So Don is shocked when Betty calls to complain about being blindsided by a visit from two federal investigators. They're checking into Don's background for the Department of Defense. And they're doing it at Don's okay!
It seems that his lovely young new secretary, Megan -- who comforted Sally at the end of the last episode when she fall sprawling in the office as she fruitlessly ran to escape going back to her mother dearest -- filled out a DOD background questionnaire for Don and had him sign it. But hey, only three of the eight answers are baldfaced, flat-out lies, inconsistent with the background of the real Don Draper, who was an officer in the U.S. Army. What can go wrong?
Plenty, naturally, and Don is flagged by DOD security.
We're asked by the show's writers to indulge in enormous suspension of disbelief on this major plot development, on which much of the rest of the season will apparently turn.
Don Draper, enormously savvy, fiercely protective of his identity, long nurturing of his secret, doesn't notice that much of the material he's looking at in a meeting with a major defense contractor is secret, nor take heed of being told that soon he will be able to read it for himself. He doesn't notice the DOD letterhead on the forms he signs. He never once considers what it means to work for a company engaged in highly secret activities.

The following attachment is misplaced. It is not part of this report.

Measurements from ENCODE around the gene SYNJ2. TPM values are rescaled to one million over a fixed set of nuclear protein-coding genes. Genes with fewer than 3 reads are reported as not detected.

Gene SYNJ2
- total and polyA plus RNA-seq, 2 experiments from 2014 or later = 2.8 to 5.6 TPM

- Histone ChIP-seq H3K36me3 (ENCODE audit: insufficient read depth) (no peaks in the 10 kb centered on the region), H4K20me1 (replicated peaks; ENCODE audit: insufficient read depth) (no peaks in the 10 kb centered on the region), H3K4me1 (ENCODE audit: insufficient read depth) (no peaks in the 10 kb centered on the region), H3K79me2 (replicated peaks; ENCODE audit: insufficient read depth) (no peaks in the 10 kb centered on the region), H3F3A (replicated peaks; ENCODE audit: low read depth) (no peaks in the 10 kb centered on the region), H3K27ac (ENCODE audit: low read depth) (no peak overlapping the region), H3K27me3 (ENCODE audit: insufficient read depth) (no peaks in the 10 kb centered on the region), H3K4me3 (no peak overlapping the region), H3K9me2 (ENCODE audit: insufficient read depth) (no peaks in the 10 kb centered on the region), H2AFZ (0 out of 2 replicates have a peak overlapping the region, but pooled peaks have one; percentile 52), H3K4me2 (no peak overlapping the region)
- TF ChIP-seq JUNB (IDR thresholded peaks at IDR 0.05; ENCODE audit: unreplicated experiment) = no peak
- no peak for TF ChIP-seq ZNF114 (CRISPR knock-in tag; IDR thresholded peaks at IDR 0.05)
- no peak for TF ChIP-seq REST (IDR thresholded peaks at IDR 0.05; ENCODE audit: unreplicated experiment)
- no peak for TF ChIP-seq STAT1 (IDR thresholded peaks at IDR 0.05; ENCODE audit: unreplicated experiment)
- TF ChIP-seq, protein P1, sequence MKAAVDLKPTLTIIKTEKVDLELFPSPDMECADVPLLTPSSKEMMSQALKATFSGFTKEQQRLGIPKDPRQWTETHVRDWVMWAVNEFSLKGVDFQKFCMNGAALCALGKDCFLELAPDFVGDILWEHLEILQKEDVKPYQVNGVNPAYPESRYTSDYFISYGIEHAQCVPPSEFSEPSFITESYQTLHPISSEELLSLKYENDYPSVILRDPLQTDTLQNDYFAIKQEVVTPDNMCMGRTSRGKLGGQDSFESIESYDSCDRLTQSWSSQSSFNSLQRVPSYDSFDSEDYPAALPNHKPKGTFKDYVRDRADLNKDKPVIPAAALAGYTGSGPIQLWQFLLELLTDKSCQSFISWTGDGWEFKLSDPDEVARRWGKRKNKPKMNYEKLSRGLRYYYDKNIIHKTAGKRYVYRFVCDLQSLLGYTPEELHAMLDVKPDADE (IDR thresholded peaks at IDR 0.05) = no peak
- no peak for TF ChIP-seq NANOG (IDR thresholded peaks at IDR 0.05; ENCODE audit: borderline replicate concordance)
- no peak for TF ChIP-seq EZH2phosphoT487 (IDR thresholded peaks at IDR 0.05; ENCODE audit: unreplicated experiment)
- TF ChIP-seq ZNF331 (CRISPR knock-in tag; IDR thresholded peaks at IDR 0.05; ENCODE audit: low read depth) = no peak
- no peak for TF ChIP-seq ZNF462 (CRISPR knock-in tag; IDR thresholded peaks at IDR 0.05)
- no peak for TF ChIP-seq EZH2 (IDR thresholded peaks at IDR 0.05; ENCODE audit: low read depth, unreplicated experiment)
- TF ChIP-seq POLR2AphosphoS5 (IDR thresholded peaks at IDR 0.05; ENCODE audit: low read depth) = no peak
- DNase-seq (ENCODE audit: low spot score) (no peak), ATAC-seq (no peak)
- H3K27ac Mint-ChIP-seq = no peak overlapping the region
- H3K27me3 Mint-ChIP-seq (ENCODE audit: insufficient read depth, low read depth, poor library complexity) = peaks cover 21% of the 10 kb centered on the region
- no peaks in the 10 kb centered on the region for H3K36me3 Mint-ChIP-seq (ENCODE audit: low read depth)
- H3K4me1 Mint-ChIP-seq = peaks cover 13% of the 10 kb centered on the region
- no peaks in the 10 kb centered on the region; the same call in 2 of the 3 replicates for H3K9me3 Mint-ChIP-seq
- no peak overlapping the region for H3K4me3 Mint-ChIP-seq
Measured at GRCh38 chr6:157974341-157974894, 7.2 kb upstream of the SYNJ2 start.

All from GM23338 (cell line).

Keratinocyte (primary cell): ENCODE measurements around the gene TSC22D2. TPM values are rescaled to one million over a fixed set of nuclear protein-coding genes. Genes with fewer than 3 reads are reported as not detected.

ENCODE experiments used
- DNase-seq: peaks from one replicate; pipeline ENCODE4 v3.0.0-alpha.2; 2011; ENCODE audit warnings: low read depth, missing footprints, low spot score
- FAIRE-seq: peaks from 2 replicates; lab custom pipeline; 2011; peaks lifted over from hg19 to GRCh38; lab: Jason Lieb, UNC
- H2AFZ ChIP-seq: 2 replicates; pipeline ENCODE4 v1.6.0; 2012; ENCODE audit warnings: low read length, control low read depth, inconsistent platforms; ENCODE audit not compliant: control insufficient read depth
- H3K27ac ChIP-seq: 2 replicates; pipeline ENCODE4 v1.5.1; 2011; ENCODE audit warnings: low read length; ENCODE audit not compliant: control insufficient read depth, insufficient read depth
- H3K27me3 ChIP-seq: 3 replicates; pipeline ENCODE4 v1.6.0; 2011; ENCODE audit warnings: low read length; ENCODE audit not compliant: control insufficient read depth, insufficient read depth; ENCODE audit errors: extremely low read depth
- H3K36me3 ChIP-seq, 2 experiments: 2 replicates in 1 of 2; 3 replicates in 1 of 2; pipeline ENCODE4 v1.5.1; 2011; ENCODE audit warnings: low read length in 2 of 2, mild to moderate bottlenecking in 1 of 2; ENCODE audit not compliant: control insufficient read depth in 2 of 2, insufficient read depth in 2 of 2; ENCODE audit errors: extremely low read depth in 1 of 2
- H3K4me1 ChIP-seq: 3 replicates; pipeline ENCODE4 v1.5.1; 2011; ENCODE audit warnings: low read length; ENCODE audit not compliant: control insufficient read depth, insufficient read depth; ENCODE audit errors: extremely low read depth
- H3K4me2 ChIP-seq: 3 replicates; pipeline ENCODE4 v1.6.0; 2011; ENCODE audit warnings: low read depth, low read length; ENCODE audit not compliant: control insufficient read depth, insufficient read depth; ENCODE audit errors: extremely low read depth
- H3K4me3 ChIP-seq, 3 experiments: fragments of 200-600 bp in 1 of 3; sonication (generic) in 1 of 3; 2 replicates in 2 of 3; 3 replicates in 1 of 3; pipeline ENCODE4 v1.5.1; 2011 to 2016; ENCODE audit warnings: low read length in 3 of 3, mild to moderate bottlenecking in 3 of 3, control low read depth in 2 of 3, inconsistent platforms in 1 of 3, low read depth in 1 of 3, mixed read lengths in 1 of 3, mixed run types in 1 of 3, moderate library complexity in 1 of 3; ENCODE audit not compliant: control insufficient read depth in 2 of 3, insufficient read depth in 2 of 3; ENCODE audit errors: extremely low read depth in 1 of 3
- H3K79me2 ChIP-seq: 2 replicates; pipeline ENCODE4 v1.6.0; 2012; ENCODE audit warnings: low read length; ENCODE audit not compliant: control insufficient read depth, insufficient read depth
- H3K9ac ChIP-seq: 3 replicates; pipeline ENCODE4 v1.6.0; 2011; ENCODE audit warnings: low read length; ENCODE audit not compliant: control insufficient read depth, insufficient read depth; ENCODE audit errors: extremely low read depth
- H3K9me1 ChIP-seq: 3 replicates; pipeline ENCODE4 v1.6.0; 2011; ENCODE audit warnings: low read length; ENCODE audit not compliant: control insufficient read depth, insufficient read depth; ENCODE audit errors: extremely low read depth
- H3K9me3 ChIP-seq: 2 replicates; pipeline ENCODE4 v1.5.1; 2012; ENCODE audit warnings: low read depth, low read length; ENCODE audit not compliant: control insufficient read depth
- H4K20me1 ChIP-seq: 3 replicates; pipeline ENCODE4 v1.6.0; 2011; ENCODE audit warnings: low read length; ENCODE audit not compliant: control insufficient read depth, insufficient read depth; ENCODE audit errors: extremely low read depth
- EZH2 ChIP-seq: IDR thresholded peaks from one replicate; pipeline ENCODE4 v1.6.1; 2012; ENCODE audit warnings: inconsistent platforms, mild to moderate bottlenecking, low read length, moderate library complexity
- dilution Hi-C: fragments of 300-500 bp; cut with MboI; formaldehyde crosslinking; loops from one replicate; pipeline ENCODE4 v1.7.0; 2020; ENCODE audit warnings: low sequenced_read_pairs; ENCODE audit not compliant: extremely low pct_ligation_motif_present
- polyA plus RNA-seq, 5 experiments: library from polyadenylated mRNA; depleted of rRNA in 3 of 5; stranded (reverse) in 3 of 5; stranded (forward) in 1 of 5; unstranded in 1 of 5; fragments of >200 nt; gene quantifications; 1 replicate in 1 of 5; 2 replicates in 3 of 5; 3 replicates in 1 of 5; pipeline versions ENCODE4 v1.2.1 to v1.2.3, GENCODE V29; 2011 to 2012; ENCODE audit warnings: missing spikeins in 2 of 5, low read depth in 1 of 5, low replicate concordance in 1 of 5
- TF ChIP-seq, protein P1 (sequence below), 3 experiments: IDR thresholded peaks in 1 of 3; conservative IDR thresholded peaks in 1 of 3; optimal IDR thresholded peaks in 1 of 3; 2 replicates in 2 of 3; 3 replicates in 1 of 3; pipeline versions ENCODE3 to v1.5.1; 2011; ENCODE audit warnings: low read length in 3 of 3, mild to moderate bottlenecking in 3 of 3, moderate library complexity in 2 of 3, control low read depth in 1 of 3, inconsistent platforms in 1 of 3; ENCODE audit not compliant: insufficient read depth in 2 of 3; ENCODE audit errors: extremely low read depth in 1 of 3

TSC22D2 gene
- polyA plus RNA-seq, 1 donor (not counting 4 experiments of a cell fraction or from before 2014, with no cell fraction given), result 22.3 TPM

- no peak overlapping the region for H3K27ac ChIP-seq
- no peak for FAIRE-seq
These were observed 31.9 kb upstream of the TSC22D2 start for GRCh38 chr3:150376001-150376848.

The essential milieu of Mad Men is not especially admirable.
Pete Campbell, who knows Don's secret better than almost anyone, having used it to try to blackmail Don late in Season 1, very savvy, working for years to nurture North American Aviation's business, at last growing it into a very big account for the ad agency, well connected enough in DOD security circles to inquire after Don's potential problem and learn the confidential information that Don has been flagged by Pentagon security, doesn't think to remind Don that he is undergoing a background check. He doesn't think to review for himself the material that Don submits to the Pentagon. He doesn't .... Well, you get the drift.
Let's just say that I had to suspend a lot of disbelief to buy any of this. The man we know as Don Draper is a deserter from the U.S. Armed Forces. He deserted his unit in a combat zone. There is no statute of limitations on desertion. You would think that he would exercise the utmost of caution in dealing with the military and one of its biggest contractors.